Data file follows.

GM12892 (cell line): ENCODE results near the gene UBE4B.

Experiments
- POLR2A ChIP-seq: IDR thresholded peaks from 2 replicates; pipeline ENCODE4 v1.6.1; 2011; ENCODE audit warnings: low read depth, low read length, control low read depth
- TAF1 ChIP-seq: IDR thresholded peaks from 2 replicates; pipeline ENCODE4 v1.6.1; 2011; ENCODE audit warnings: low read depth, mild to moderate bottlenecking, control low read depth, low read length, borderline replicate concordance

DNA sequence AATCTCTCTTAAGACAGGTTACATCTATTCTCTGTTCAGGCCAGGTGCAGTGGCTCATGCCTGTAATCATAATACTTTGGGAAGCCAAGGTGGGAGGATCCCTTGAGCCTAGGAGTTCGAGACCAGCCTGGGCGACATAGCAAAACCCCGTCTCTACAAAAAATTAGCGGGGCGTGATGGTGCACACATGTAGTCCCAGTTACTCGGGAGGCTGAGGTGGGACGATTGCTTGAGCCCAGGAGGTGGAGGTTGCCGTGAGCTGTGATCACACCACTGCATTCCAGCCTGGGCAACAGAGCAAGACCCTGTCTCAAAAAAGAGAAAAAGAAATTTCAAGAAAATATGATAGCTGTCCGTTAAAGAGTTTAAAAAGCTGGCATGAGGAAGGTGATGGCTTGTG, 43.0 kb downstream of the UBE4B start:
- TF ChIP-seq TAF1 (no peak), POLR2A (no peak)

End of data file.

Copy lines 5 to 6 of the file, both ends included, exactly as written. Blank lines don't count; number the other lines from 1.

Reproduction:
DNA sequence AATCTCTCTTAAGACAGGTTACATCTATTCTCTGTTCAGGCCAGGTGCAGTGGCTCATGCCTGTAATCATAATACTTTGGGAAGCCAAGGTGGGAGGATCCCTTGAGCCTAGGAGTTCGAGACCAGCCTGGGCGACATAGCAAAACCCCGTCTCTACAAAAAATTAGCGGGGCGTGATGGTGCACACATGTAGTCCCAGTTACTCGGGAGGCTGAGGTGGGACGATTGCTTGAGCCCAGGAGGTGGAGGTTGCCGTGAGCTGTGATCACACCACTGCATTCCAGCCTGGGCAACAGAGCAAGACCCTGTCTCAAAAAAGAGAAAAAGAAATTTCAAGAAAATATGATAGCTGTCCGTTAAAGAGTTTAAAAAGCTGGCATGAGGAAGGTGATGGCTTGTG, 43.0 kb downstream of the UBE4B start:
- TF ChIP-seq TAF1 (no peak), POLR2A (no peak)